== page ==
Monday, 27 December 2010

Subway Story

Here is a thing that happend to me that I sometimes think of at times like this - no, I will not be explaining what exact kind of time as it is not relevant.  This thing happened many years ago.  I was broke.  Boy, was I broke.  I barely had money to get drunk and doing that felt like a priority at that time.  Not the best of times. 

It was winter, just coming up on Christmas.  I think it must have been a Sunday.  I'm sure it was.  It was raining and I walked into a Subway in town and there was a guy playing guitar not half badly and people were busy and passing by and ignoring him though it was dry in the subway and they had just come from the rain and had nothing to rush for but to get wet some more.

I suspect that the pubs were closed; sunday, that kind of time and place. Not sure. Anyway, he had no audience and I had an idea and time to act on it, so I stopped and put my back to the wall opposite the guy playing gutitar. I deliberately placed myself as an audience. I had no money to toss into his hat. Maybe enough for a beer, but he wasn't that good... who is?

Still, a funny thing happened - one I anticipated but still it was extraordinary to watch - as a one man determined audience became a pauser and a hesitater and a listener or two and then more as a crowd slowly built.  A woman and her daugher danced up and down in front of the guitar player and I smiled at the musician and he sang on and I left it there.... I left it knowing something good. Knowing that I did that. It still makes me smile.

You can make a difference.  Not much, 'tis true, but not nothing either.  When I arrived there was a guy playing guitar for a buck and being ignored, when I left there was joy and smiles and pleasure.  It still makes me smile - but the clarity of these memories fade if played to often, so I do not remember this with any frequence.  Only at times like these.

Mitch Heberg

I have no idea what Mitch Hedberg was like.

This is exactly the opposite of what is normally said when opening comments on an admired artist.  The way it's done is... Mitch Hedberg was such and such and so and so and really that's not the way I want to go with this.   I never met the man and have no idea what he was like from first hand experience.

But I can tell you he had - there's that damn past tense again - exactly my sense of humor.

I had a parrot. The parrot talked, but it did not say "I'm hungry," so it died.

You see?

Mitch Hedberg was married to Lynn Shawcroft, also in the standup business.

If you are the type of person that loses stuff, you know of the sweet relief when you find it...there's nothing like thinking you have lost your wallet (for the hundredth time) and then spying it under bed...always a great excuse to party. You feel like you have accomplished something by not losing something.

Discovering Mitch was an odd experience for me.  Browsing yuoutube, standup, looking for a laugh that I sorely seemed to need.  And there he was.  Funny.  My kind of humor:

Is a hippopotamus a hippopotamus or just a really cool opotamus?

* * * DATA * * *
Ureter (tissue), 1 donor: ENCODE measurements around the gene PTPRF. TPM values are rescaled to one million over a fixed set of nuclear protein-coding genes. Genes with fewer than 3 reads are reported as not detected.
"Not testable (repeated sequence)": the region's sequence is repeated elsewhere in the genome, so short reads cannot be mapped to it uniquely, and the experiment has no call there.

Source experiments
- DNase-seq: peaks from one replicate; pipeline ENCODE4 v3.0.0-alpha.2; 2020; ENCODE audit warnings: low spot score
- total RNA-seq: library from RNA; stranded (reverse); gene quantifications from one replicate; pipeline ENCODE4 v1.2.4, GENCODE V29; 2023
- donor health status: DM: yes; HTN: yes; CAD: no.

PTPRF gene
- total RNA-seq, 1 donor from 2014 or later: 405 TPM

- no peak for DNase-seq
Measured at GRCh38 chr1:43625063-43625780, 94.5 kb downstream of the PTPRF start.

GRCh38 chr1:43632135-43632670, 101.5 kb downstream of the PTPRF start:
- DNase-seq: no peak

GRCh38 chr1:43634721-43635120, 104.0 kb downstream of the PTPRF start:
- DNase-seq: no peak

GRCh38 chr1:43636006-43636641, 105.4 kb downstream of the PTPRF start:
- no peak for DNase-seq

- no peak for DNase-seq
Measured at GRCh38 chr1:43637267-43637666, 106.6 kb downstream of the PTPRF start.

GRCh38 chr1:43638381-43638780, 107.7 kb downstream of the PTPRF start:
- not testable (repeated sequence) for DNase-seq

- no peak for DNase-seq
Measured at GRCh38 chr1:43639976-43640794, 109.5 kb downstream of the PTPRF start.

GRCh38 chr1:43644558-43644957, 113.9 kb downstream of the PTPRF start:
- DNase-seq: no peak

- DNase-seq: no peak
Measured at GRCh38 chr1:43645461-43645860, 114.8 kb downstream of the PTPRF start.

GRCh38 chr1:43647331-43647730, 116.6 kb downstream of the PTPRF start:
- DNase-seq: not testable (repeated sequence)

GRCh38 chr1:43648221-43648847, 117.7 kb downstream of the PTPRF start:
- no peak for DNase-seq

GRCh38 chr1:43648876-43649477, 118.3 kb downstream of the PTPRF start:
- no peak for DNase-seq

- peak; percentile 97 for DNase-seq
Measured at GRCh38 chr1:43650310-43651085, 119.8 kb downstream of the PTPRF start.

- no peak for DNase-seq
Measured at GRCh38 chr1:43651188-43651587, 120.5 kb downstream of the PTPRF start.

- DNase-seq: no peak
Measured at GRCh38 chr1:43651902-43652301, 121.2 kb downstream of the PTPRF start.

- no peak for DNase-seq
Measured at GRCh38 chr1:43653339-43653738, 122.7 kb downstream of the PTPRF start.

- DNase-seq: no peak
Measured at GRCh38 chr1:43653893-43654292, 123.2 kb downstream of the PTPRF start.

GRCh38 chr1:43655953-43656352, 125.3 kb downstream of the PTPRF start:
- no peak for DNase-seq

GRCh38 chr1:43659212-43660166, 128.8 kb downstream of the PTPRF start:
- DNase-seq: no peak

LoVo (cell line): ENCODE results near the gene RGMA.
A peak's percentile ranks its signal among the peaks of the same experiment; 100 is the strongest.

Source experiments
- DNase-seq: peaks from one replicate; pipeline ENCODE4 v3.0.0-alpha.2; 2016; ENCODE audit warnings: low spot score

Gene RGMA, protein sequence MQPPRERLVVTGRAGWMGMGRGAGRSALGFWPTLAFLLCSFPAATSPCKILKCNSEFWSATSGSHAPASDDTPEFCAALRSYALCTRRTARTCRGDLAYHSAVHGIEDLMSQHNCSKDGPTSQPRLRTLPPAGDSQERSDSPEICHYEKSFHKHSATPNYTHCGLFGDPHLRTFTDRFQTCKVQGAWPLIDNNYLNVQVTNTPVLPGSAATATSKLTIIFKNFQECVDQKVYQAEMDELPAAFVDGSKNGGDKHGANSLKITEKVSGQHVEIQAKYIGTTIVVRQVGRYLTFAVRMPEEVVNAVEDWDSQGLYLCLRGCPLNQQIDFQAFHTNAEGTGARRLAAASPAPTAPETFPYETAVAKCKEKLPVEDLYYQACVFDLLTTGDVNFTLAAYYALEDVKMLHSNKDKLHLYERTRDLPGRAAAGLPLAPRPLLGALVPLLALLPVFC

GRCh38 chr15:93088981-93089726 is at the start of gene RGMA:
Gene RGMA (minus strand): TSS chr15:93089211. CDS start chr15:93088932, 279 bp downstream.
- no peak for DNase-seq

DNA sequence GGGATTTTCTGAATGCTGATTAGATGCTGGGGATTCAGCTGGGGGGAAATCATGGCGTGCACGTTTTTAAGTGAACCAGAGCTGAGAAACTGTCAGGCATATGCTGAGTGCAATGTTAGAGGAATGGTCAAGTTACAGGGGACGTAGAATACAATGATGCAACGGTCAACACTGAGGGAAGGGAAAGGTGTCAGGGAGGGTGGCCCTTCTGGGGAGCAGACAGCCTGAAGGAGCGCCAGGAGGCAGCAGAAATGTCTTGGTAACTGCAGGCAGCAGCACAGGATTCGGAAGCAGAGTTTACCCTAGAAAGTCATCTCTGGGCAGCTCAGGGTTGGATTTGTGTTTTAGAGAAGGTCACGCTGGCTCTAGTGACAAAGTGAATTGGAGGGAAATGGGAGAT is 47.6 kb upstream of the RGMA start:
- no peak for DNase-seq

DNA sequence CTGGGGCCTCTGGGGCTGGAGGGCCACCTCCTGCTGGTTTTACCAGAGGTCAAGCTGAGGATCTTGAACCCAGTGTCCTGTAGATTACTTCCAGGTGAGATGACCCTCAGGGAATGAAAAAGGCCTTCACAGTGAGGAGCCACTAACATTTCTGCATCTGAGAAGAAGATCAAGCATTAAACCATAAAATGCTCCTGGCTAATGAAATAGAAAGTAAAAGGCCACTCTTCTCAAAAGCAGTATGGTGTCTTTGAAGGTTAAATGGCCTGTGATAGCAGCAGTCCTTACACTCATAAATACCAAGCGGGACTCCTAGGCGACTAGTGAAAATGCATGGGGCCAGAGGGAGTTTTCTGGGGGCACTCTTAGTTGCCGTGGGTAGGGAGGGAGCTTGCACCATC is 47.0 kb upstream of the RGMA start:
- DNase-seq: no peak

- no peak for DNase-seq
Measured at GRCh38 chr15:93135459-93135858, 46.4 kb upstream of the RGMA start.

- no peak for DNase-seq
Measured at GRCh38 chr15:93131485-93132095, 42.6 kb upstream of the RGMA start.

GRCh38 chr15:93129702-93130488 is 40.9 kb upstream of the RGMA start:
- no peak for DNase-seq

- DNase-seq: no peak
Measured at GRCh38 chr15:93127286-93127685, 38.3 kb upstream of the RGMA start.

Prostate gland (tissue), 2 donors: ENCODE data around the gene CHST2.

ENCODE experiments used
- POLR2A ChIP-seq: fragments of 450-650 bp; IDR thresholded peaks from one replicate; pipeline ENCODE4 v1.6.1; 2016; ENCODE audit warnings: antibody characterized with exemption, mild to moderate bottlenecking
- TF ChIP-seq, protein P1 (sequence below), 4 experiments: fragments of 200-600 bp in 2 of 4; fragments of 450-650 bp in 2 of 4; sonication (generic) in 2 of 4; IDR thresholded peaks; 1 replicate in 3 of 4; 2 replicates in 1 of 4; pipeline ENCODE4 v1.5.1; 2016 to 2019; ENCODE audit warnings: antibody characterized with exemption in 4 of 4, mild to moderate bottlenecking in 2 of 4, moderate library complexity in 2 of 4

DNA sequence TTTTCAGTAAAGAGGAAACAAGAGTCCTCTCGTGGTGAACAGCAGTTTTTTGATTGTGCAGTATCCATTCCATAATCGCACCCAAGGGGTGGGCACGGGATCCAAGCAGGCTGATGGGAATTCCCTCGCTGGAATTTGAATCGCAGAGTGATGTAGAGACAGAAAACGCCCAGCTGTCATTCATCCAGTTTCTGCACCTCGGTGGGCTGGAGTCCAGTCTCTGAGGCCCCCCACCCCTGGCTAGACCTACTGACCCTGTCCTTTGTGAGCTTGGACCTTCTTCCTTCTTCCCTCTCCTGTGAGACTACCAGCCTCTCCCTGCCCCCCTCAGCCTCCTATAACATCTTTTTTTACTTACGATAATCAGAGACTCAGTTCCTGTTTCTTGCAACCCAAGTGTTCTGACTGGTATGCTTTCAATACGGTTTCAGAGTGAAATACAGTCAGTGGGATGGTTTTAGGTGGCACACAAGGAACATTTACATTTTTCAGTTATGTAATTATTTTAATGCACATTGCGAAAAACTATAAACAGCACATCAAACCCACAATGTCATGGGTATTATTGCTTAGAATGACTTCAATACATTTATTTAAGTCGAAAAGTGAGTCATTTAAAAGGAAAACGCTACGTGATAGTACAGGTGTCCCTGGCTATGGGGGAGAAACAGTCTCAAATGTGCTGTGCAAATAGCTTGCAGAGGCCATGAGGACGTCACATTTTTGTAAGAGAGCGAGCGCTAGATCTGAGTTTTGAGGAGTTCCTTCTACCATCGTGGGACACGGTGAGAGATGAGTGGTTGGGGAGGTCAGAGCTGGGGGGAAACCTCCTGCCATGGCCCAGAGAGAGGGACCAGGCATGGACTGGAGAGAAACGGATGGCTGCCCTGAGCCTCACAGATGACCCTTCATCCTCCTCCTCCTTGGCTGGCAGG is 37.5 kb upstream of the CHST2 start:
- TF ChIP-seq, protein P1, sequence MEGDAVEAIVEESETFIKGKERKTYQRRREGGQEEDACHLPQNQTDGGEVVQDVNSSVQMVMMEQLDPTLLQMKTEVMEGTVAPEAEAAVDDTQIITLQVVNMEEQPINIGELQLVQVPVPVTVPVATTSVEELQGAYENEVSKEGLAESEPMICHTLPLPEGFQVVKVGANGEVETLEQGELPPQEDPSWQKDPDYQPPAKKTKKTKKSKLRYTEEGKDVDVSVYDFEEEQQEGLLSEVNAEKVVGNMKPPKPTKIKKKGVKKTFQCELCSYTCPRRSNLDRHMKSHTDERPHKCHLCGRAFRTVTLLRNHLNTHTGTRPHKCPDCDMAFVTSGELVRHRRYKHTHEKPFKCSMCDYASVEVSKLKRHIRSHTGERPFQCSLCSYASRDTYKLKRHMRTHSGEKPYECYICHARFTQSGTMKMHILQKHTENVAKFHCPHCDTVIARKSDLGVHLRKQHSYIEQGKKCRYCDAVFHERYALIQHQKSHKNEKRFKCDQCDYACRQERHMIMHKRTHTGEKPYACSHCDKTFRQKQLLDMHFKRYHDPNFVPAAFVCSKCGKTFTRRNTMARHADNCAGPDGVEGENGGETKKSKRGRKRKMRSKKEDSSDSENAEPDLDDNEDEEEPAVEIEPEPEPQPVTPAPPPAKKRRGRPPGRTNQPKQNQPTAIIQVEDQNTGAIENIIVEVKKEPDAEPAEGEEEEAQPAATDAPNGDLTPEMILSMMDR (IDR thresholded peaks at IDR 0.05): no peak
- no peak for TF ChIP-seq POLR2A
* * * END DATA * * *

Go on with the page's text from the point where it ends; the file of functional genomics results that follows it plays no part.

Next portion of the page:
Of course, some of it is in the delivery.

I ordered a chicken sandwich but I think the waitress misunderstood me because she said, "How would you like your eggs?" So I tried to answer her anyhow. I said "Incubated, and then raised, and then beheaded, and then plucked and then cut up then put onto a grill then put onto a bun. Shit, it's gonna take awhile. I don't have time, scrambled!"

For reference, it is now 28th December 2010.  Not one of my best years; with details I shall not trouble you.  It was a joy to discover Mitch and I thought, wow, cool, I will follow this guys career and buy all his material and he will make me laugh and spend the money and that is a cool arrangement that I am happy with and then I noticed that he was dead already.  I think that is a unique kind of sadness I just experienced, a flavour unknown under other circumstances.

I used to do drugs. I still do, but I used to, too.

Mitch, and I know that it is familiar to use is name but there is an odd sense of ownership when you find a standup comic whose singular humor you share, or so I feel; anyway, Mitch had a heart condition from childhood.  You cannot push yourself work-wise to burnout, burn the candle at both ends, and burn any substances desired on a whim and survive into old age when you have a heart condition from childhood.

In the space of a few hours I went from not knowing of his existance, to fanhood, to grieving fan, to angry fan deprived of future work, to obsessive fan finding out all I could of Mitch and his works, to here, telling my own few fans - and I guess this is where I empathise with Mitch the most - the many years of learning his craft while intentionally doing crummy jobs to keep the motivation in place (people with good incomes rarely become comics or writers) and getting that first sniff and taste of sucess and recognition and working harder because there is nothing like it, nothing else half way like it, and then.... damn, no time to enjoy it more than doing it was enjoyable in and of itself.  Climbing the mountain and falling off, rather than decending in a more controlled fashion to speak of it to others who had climbed and share what you can with those who have not.

Goodbye Mitch, and I know I am far from being alone when I say that I will surely miss you.

And to Lynn, best wishes, and I hope you find some of your lost shit.